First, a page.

1. Computers
  2. Display Drivers
  3. Graphics Cards
  4. Memory
  5. Motherboards
  6. Processors
  7. Software
  8. Storage
  9. Operating Systems


Facebook RSS Twitter Twitter Google Plus


Phoronix Test Suite

OpenBenchmarking.org

X.Org Server 1.17 Is Planned For A New Year's Release

X.Org

Published on 17 July 2014 03:07 PM EDT
Written by Michael Larabel in X.Org
Comment On This Article

While X.Org Server 1.16 was just released, Keith Packard has already laid out his plans for X.Org Server 1.17.

In keeping with a roughly six month release cycle between major X.Org Server releases, the 1.17 release is likely to come around January of 2015. In Keith's 1.16 release announcement, he talked about a New Year's release.

X.Org Server 1.17 Is Planned For A New Year's Release


Keith, continuing to serve as the de facto X.Org Server release manager, wrote in the announcement:
I'll start merging changes for 1.17 almost immediately. At this point, I think we're on a new-years release schedule, which would make 1.17 look like:

Merge Window 2014-7-17 - 2014-10-15
Non-critical bugs 2014-10-16 - 2014-11-30
Critical-bugs 2014-12-1 - 2014-12-31

This is just a proposed schedule; subject to change for sufficient reason.

With the merge window being open now through the middle of October, that's when the most exciting 1.17 changes will happen... Hopefully we'll see continued optimizations to the GLAMOR acceleration support, improvements to XWayland, and other goodies to materialize. The critical bug fixing window will close at the end of the year so hopefully in January we'll see the final release unless there's delays, which happens semi-frequently within the X.Org Server world but their hit ratio has been improving with recent releases.

Meanwhile, there's nothing new to report about any updated X.Org "Katamari" release, besides it being expressed last year X.Org 7.8 isn't being pursued. Stay tuned for X.Org Server 1.17 development news on Phoronix!

About The Author
Michael Larabel is the principal author of Phoronix.com and founded the web-site in 2004 with a focus on enriching the Linux hardware experience and being the largest web-site devoted to Linux hardware reviews, particularly for products relevant to Linux gamers and enthusiasts but also commonly reviewing servers/workstations and embedded Linux devices. Michael has written more than 10,000 articles covering the state of Linux hardware support, Linux performance, graphics hardware drivers, and other topics. Michael is also the lead developer of the Phoronix Test Suite, Phoromatic, and OpenBenchmarking.org automated testing software. He can be followed via and or contacted via .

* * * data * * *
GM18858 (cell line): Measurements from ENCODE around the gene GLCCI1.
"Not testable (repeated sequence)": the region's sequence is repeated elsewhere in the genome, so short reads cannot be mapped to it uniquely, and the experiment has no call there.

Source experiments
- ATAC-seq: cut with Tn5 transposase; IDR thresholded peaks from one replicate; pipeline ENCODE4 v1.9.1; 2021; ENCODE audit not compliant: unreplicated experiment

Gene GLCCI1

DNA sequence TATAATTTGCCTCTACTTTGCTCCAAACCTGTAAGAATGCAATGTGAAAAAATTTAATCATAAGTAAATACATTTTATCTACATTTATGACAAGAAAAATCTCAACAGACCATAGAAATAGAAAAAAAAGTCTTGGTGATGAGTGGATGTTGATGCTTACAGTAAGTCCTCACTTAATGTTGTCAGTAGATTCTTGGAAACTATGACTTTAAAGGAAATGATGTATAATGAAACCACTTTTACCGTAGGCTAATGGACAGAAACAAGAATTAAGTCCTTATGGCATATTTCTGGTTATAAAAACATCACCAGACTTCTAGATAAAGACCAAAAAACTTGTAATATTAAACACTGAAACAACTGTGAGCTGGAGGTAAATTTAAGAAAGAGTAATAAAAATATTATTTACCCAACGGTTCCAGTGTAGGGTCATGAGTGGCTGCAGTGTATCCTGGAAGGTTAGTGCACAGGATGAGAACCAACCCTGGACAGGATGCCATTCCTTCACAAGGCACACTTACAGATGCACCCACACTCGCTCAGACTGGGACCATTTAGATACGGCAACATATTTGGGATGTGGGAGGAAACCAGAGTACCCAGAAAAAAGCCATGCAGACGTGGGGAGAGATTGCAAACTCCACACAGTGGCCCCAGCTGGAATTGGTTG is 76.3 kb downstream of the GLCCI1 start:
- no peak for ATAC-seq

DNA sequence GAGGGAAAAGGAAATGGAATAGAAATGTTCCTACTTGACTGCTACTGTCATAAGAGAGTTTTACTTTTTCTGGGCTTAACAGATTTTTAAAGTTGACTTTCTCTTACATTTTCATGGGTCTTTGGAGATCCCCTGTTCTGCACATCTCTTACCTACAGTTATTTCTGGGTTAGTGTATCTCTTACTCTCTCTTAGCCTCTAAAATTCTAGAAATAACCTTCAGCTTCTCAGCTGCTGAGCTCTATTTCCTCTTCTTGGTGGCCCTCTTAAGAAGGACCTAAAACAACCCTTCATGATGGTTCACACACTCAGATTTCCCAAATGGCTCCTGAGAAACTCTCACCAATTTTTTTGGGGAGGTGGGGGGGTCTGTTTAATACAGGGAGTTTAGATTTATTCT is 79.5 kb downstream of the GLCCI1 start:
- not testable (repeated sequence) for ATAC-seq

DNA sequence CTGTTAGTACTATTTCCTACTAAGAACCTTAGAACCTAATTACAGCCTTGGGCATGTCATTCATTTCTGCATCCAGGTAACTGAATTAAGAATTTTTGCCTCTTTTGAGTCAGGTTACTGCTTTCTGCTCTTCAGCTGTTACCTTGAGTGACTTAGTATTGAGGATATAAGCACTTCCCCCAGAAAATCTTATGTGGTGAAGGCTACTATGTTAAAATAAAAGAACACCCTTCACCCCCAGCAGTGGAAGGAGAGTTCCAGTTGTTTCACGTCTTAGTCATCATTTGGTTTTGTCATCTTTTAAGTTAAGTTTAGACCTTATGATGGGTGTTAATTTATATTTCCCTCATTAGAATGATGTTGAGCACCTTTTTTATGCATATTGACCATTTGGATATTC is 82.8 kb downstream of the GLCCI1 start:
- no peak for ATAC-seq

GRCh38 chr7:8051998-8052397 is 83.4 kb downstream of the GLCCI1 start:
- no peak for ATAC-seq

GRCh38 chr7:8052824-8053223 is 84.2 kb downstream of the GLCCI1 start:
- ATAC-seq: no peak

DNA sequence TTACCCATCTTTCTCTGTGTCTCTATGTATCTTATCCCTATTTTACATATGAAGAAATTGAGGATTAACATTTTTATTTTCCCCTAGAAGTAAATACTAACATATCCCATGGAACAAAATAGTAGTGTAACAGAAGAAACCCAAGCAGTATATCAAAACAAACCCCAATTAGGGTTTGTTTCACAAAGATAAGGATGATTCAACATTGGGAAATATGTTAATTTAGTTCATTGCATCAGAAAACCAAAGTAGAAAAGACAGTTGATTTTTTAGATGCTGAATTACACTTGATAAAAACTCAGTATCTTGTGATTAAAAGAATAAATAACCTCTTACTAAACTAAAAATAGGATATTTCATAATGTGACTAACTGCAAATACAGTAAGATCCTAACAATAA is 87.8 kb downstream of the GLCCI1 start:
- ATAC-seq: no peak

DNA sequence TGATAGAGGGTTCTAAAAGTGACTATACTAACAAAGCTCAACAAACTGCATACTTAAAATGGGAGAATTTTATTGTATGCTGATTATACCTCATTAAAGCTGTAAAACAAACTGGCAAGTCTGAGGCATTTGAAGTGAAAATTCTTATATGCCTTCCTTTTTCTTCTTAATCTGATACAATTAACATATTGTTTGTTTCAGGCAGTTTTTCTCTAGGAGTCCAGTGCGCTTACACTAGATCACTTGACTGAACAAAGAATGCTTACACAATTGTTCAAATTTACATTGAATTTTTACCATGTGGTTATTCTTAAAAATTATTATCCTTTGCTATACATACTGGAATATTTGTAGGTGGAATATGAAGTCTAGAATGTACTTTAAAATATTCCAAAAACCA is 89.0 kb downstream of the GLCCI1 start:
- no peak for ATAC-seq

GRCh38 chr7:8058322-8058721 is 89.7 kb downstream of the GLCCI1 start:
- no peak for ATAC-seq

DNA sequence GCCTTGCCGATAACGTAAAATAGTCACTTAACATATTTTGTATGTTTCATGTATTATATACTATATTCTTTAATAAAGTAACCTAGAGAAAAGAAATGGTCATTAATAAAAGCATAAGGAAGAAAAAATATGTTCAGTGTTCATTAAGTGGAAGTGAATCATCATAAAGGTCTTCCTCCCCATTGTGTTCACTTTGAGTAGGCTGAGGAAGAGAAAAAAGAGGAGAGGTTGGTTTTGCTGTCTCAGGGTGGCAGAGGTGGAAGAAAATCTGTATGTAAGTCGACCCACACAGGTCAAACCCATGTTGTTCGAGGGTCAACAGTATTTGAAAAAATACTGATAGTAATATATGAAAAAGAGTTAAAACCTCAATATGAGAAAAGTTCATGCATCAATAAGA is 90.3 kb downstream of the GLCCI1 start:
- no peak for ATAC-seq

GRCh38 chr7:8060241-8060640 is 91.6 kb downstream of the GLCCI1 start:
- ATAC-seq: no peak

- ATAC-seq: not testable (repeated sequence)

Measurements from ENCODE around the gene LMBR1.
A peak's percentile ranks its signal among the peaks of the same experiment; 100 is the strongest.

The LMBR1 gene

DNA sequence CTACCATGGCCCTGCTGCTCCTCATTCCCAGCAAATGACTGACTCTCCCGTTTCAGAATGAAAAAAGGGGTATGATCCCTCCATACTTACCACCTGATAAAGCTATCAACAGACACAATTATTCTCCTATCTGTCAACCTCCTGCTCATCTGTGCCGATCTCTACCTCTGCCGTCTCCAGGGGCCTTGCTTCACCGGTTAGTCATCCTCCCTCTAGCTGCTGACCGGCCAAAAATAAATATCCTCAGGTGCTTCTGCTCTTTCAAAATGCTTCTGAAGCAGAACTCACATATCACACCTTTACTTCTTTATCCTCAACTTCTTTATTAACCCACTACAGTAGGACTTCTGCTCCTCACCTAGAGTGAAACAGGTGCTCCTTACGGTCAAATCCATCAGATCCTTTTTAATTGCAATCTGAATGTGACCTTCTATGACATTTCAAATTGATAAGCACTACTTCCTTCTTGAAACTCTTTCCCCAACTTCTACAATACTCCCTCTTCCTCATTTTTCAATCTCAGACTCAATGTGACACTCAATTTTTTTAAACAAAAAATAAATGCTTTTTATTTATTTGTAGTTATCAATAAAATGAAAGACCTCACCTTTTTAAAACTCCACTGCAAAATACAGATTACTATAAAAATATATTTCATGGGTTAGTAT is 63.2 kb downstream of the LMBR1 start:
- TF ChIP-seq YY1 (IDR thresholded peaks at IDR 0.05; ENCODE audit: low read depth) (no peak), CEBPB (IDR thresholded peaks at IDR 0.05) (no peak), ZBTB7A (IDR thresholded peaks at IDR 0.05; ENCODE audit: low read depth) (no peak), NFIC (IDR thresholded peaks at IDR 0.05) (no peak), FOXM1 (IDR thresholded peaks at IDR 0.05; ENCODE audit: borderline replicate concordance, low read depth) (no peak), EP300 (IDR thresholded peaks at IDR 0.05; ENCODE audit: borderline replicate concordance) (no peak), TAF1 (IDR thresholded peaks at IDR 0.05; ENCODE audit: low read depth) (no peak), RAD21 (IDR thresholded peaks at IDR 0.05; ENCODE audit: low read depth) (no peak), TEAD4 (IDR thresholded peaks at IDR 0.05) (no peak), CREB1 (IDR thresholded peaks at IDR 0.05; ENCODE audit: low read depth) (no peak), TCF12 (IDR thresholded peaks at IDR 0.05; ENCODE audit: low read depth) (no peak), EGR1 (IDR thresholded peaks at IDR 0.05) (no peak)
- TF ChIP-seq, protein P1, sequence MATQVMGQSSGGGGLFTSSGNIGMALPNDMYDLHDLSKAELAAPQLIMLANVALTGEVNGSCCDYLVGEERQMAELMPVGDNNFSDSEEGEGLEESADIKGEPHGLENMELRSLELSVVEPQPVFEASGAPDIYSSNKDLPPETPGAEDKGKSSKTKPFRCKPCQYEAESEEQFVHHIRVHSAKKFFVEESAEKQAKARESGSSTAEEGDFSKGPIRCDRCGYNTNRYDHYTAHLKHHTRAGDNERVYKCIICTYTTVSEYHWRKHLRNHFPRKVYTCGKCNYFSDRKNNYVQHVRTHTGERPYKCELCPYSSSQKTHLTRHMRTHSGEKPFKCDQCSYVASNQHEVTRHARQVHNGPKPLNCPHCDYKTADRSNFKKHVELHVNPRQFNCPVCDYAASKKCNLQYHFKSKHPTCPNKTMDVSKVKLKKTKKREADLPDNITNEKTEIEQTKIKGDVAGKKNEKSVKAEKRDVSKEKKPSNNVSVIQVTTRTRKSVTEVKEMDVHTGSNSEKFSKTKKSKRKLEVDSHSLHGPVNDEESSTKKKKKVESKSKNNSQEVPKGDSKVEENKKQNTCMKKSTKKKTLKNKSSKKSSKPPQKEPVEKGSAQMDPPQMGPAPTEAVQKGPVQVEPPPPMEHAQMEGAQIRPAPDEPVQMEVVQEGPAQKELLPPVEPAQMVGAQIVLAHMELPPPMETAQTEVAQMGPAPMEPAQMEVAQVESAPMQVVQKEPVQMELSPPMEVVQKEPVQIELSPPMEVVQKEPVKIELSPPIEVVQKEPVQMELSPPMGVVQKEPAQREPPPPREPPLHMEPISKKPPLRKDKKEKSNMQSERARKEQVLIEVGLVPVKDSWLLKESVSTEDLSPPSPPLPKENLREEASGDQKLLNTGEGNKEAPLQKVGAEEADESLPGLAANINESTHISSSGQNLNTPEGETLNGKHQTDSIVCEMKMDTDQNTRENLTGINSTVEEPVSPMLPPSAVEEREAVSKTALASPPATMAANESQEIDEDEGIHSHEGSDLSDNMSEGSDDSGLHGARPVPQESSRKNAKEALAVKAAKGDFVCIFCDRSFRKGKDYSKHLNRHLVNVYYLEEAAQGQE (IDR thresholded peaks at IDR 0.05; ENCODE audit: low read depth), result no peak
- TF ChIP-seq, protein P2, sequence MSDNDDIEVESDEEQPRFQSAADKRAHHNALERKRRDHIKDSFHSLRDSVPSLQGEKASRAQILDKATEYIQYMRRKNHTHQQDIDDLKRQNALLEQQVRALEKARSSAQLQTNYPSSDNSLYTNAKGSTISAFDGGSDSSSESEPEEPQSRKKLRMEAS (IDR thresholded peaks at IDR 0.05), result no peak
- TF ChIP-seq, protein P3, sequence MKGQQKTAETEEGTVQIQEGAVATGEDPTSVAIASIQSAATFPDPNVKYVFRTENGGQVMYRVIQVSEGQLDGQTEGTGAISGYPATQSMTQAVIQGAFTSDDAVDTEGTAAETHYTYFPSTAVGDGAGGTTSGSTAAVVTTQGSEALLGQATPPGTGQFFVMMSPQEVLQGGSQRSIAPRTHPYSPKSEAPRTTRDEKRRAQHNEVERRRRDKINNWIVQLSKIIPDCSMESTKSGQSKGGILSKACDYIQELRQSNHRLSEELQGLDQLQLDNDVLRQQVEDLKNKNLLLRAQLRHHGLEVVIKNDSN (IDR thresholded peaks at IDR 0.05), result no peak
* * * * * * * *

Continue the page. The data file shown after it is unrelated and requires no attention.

Latest Linux Hardware Reviews
  1. MSI X99S SLI PLUS On Linux
  2. NVIDIA GeForce GTX 970 Offers Great Linux Performance
  3. CompuLab Intense-PC2: An Excellent, Fanless, Mini PC Powered By Intel's i7 Haswell
  4. From The Atom 330 To Haswell ULT: Intel Linux Performance Benchmarks
Latest Linux Articles
  1. RunAbove: A POWER8 Compute Cloud With Offerings Up To 176 Threads
  2. 6-Way Ubuntu 14.10 Linux Desktop Benchmarks
  3. Ubuntu 14.10 XMir System Compositor Benchmarks
  4. Btrfs RAID HDD Testing On Ubuntu Linux 14.10
Latest Linux News
  1. Fedora 21 Beta & Final Release Slip Further
  2. Mesa 10.3.2 Has A Couple Bug-Fixes
  3. RadeonSI/R600g HyperZ Support Gets Turned Back On
  4. openSUSE Factory & Tumbleweed Are Merging
  5. More Fedora Delays: Fedora 21 Beta Slips
  6. Mono Brings C# To The Unreal Engine 4
  7. Coreboot Now Has Support For Intel Broadwell Hardware
  8. Enlightenment's EFL 1.12 Alpha Has Evas GL-DRM Engine, OpenGL ES 1.1 Support
  9. GTK+ Lands Experimental Backend For Mir Display Server
  10. Ubuntu 14.10 Officially Released
Latest Forum Discussions
  1. HOPE: The Ease Of Python With The Speed Of C++
  2. Updated and Optimized Ubuntu Free Graphics Drivers
  3. Ubuntu 16.04 Might Be The Distribution's Last 32-Bit Release
  4. Linux hacker compares Solaris kernel code:
  5. Advertisements On Phoronix
  6. Users/Developers Threatening Fork Of Debian GNU/Linux
  7. AMD Releases UVD Video Decode Support For R600 GPUs
  8. Proof that strlcpy is un-needed